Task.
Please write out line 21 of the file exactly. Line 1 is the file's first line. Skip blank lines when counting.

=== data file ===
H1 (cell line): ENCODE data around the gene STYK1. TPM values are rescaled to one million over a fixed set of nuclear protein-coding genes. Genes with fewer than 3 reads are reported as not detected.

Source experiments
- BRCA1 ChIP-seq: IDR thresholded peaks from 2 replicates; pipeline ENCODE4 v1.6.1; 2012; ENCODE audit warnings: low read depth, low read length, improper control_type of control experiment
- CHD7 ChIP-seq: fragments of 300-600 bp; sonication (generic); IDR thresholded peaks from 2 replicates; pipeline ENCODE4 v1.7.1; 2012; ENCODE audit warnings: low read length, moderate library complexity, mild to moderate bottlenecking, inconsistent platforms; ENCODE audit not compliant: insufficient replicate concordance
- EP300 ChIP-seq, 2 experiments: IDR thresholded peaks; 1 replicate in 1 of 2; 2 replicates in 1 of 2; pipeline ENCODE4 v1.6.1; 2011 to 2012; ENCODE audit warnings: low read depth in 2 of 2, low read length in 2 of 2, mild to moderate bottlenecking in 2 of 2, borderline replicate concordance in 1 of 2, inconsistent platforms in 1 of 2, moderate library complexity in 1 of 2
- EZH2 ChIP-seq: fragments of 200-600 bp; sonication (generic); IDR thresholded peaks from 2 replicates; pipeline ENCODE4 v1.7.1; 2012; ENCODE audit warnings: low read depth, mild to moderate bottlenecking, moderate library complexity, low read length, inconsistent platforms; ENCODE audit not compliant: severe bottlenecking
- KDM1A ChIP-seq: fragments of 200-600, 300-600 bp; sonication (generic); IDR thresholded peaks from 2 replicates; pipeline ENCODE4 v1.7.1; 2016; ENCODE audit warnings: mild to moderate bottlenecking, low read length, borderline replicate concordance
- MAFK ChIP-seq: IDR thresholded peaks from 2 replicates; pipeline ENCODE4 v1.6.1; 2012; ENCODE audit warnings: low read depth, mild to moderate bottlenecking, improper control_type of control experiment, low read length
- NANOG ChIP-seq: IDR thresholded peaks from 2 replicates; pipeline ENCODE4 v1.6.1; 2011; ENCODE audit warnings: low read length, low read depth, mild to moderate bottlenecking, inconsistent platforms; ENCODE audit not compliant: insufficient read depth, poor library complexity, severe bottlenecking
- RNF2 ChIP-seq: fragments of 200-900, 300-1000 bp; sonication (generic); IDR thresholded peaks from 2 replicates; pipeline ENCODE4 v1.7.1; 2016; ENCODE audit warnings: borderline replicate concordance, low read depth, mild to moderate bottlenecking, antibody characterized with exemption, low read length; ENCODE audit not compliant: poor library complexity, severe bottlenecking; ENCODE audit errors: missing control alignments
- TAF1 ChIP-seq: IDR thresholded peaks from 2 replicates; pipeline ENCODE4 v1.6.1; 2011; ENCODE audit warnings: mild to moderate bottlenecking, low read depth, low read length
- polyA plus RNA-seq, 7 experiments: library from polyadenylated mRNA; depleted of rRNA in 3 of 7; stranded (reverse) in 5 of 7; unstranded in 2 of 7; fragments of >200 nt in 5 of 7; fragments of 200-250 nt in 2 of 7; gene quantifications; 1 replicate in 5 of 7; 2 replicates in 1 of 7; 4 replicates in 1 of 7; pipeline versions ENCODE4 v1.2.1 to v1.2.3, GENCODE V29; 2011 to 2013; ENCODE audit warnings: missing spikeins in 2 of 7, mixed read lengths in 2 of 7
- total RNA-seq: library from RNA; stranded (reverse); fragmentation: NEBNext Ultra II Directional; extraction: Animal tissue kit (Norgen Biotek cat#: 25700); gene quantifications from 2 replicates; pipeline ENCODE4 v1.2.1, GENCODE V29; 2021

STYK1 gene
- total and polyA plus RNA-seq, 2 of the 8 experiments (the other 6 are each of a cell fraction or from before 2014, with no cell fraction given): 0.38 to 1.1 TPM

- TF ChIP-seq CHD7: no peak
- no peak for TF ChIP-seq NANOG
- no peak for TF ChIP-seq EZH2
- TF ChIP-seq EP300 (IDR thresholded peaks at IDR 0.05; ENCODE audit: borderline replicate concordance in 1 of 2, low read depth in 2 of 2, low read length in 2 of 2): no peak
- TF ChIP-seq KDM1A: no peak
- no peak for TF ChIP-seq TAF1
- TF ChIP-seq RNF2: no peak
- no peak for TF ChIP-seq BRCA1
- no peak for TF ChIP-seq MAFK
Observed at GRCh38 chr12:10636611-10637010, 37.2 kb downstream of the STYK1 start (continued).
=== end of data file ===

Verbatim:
- no peak for TF ChIP-seq TAF1